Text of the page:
Book Review – The Shack

The Shack

Book Review – The Shack

The employee at work insisted that I read “The Shack.” He didn’t give much detail about the book. but says the book

reveals the grace of God in a personal tragedy. After several initial mistakes, I was finally able to start the book.

I’m not a huge fan of Christian novels. I was immediately disappointed but kept on reading. I have to confess that I

was entertained by Young’s prose as he provided clear details that helped me visualize the story. His style eventually

became a distraction when I began to analyze his style and not. Interested in his message, however, every author has

a different style. I should have left it that way. In Chapter 7, he becomes CS “Lewisesque” where he turns the reality

of our hero (Mark) into a realm of fantasy, uh… Lord of the Rings. Let’s go. (I like watching movies but can’t read books)

Book Review – The Shack

If you’ve read C.S. Lewis, “The Chronicles of Narnia,” or John Bunyan’s “Pilgrim Progress,” you’ll understand how

the author uses parables to illustrate God’s nature and attributes. Young uses contemporary parables to reveal God.

Jesus Christ and the Holy Spirit He let the dynamics of family relationships describe the Trinity. Readers can

immediately identify the three persons of the Godhead according to the roles Young assigns to them. I’ll admit that

God playing Aunt Jemima had me in the loop at first. However, “God” explained that “she” came in the form that

Mark needed the most: a nurturing mother. Jesus was portrayed as a handyman, a fisherman, a good boy.

I never understood the Holy Spirit.

In addition to Young’s entertainment, I began to analyze his theology. And I can easily conclude that Young believes

Book Review – The Shack

in classical Pelagianism. Pelagianism Wikipedia defines Pelagianism as “the belief that original sin does not spoil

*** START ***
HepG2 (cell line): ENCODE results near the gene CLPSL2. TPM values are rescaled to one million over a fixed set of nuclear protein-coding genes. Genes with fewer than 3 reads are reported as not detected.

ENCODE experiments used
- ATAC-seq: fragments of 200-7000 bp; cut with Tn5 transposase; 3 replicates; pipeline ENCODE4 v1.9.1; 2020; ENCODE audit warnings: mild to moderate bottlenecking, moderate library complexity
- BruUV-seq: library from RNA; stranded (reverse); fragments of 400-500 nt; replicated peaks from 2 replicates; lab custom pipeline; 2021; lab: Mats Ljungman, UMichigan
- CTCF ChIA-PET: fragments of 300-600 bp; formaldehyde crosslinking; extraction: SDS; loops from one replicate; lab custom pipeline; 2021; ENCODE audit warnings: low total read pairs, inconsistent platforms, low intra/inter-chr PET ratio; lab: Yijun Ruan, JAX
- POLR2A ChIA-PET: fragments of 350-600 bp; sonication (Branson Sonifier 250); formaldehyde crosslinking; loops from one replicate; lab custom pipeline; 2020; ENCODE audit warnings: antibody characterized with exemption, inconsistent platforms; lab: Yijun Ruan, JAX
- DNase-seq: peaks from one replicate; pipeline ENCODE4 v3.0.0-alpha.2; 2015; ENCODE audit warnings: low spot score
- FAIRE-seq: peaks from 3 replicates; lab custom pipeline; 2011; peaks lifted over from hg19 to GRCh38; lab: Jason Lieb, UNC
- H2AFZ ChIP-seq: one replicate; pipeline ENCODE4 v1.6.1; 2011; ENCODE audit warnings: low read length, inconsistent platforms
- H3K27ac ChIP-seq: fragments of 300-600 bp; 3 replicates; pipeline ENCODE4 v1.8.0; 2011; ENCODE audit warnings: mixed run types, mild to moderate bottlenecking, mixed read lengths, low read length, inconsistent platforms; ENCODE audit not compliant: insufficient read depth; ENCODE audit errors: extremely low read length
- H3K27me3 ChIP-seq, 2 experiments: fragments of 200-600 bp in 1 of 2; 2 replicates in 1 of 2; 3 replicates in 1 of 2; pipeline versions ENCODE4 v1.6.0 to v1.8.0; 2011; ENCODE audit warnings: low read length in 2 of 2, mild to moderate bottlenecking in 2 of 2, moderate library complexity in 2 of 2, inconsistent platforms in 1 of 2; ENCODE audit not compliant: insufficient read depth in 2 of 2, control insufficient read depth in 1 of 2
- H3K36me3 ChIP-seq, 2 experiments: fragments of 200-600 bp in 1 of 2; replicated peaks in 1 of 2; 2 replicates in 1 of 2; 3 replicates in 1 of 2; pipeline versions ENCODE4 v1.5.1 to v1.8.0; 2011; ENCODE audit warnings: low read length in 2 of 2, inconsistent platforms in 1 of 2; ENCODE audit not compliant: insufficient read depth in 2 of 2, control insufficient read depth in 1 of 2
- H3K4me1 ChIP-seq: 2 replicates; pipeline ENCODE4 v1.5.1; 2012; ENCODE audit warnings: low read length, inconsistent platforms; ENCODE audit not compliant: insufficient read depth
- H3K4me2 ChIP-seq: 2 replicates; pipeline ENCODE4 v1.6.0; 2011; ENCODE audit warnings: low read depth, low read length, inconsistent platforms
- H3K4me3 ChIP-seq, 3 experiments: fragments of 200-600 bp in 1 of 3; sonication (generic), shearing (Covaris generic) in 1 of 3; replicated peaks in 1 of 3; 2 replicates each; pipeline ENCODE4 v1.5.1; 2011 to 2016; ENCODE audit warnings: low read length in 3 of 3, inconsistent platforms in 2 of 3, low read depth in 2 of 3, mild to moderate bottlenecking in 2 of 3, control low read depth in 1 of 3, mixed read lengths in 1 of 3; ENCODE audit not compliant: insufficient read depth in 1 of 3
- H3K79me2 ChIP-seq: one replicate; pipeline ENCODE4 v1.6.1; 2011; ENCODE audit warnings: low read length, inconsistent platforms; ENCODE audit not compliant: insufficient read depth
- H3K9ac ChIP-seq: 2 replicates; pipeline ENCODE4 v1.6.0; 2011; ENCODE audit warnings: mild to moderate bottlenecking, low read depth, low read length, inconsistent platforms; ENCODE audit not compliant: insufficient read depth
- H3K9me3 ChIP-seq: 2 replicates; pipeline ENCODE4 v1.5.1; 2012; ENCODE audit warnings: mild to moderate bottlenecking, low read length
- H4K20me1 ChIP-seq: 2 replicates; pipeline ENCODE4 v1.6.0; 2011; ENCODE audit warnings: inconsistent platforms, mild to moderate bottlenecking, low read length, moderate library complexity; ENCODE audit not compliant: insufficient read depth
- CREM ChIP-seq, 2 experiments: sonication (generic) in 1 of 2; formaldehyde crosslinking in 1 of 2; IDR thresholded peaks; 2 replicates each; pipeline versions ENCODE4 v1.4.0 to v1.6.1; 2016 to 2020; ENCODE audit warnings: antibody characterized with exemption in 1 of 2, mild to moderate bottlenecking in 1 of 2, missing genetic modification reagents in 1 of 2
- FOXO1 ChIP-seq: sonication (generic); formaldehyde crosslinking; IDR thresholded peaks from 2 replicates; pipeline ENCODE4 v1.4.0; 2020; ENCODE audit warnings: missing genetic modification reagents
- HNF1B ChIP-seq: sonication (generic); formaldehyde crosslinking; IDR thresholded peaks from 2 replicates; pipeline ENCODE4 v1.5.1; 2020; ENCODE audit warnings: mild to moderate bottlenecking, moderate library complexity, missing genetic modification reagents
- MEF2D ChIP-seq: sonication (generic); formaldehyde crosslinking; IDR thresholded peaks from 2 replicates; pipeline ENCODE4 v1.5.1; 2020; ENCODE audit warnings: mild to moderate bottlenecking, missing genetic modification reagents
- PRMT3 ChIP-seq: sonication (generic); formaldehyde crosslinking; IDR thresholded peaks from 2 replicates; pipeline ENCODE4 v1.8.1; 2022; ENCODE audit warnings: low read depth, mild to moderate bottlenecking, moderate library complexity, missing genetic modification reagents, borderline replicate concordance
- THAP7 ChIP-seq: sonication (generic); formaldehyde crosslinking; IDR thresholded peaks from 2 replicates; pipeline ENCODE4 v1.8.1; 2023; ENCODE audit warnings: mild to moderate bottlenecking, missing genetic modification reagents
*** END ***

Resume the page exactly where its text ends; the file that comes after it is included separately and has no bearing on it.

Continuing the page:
human nature and that human will can still choose good or not.” Evil can be without the help of heaven, so Adam’s

sin is a bad example for his offspring. But his actions were not like that. Other sequels are referring to original

sin. Pelagianism sees Jesus’ role as a role model for the rest of humanity. (Therefore, it is against Adam’s bad

example.) In short, humanity has full control and full responsibility for its own salvation. take full responsibility for

all sins According to Pelagian doctrine, because humanity does not need the grace of God for salvation.

The young man, unfortunately, tried to manipulate the Godhead in exchange for God’s sovereignty. Young’s gods

Book Review – The Shack

were similar to the gods that Pelagius had in mind. God created the world and sat down and observed life as it

manifested – intervening for a time. only time but doing so in order not to disturb the so-called God’s “free will”

tends to resist the temptation to intervene because of His love for His creatures. which is no different from a

watchmaker who winds the clock puts on a coat and watches the time pass A watchmaker’s only chore is to wind the

occasional clockwork.

Young’s simple approach to portraying the Great God described in the Bible made me think he was influenced by

Harold S. Kushner’s book “When Bad Things Happen to Good People.” It was printed in the early 1980s and was a

big seller. In it, Kushner destroyed the omnipotence of God and omniscient. Kushner said, “If God cannot make my

Book Review – The Shack

sickness go away, What good will he be? who needs him God doesn’t want you to be sick or crippled. He didn’t give

you this problem. and he did not want want you to have it anyway But He couldn’t make it go away. That’s too hard

for God.” Of course, I don’t know if Young had read Kushner, but that thought had been running through my head.

I would rate Young high for his commentary on the lead character’s umpire encounter. Young captures the

underlying cause of our character’s continued remorse and broods about his personal loss. Our hero is blaming God

for his loss and angry at God for not intervening. People murmured and complained that life “Dealing bad cards for

them” is a stab at God.

in my mentoring mission, Most people who seek solutions to their problems are unhappy that God has not let them

Book Review – The Shack

rest. Whether it’s a better parent or a more loving and responsible spouse. The counselors were disappointed with

God that He had not given them a life without difficulty. They do not see the purpose of suffering. And they certainly

do not appreciate Romans 8:28-29. “And we know that everything works together for the benefit of those who love

God. for those who are called according to his will because of those whom He knew beforehand He also

predetermined the appearance of His Son. so that he may be the firstborn among many brothers and sisters.” “How

can all things work together for God with those who love God?” I believe that trials and tribulations. (“Things”) help

us become more Christlike in our nature and behavior.

Leave a Reply

Your email address will not be published.